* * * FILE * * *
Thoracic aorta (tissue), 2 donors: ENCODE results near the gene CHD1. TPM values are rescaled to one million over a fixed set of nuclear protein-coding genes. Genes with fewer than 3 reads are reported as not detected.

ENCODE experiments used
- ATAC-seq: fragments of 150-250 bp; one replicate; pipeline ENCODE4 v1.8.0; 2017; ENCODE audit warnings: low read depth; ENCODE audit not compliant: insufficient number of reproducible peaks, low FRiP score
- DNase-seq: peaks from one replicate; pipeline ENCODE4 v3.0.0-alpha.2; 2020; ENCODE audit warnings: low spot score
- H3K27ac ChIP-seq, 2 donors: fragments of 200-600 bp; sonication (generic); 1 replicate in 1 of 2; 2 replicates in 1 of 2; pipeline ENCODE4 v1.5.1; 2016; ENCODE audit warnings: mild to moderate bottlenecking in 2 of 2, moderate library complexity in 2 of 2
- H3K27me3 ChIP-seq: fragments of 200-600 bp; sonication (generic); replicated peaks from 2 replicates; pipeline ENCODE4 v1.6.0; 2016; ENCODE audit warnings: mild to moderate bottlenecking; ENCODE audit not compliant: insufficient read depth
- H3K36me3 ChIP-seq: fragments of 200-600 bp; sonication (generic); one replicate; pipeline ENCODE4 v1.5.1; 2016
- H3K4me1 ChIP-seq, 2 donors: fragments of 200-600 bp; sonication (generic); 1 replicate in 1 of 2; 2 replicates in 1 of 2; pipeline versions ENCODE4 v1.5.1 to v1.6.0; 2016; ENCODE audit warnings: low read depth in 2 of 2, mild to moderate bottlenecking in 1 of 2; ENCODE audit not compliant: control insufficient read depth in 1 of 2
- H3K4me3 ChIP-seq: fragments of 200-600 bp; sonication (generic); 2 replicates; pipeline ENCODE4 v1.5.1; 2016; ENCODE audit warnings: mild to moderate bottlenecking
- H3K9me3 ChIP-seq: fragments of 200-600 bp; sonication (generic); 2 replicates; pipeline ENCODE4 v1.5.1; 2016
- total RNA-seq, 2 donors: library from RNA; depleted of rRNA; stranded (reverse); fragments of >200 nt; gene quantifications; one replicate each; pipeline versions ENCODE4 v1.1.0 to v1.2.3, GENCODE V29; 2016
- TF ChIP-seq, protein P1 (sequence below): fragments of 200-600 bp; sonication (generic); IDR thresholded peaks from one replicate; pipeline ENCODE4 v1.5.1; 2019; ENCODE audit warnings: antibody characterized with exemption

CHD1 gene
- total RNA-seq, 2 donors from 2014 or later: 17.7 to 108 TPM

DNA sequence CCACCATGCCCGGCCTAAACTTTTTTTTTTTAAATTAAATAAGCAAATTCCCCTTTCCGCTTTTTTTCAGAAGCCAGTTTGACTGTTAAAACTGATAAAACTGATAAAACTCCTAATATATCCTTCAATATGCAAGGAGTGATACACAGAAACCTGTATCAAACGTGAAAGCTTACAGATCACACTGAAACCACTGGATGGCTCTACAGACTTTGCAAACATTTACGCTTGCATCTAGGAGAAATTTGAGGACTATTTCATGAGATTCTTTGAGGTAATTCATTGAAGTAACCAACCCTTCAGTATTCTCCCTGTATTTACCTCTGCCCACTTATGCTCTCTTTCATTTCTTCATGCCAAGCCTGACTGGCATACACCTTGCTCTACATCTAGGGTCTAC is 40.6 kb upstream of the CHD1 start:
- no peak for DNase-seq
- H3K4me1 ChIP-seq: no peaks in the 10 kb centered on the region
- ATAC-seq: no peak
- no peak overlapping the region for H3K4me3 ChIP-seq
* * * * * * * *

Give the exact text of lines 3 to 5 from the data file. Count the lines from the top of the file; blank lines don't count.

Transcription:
- ATAC-seq: fragments of 150-250 bp; one replicate; pipeline ENCODE4 v1.8.0; 2017; ENCODE audit warnings: low read depth; ENCODE audit not compliant: insufficient number of reproducible peaks, low FRiP score
- DNase-seq: peaks from one replicate; pipeline ENCODE4 v3.0.0-alpha.2; 2020; ENCODE audit warnings: low spot score
- H3K27ac ChIP-seq, 2 donors: fragments of 200-600 bp; sonication (generic); 1 replicate in 1 of 2; 2 replicates in 1 of 2; pipeline ENCODE4 v1.5.1; 2016; ENCODE audit warnings: mild to moderate bottlenecking in 2 of 2, moderate library complexity in 2 of 2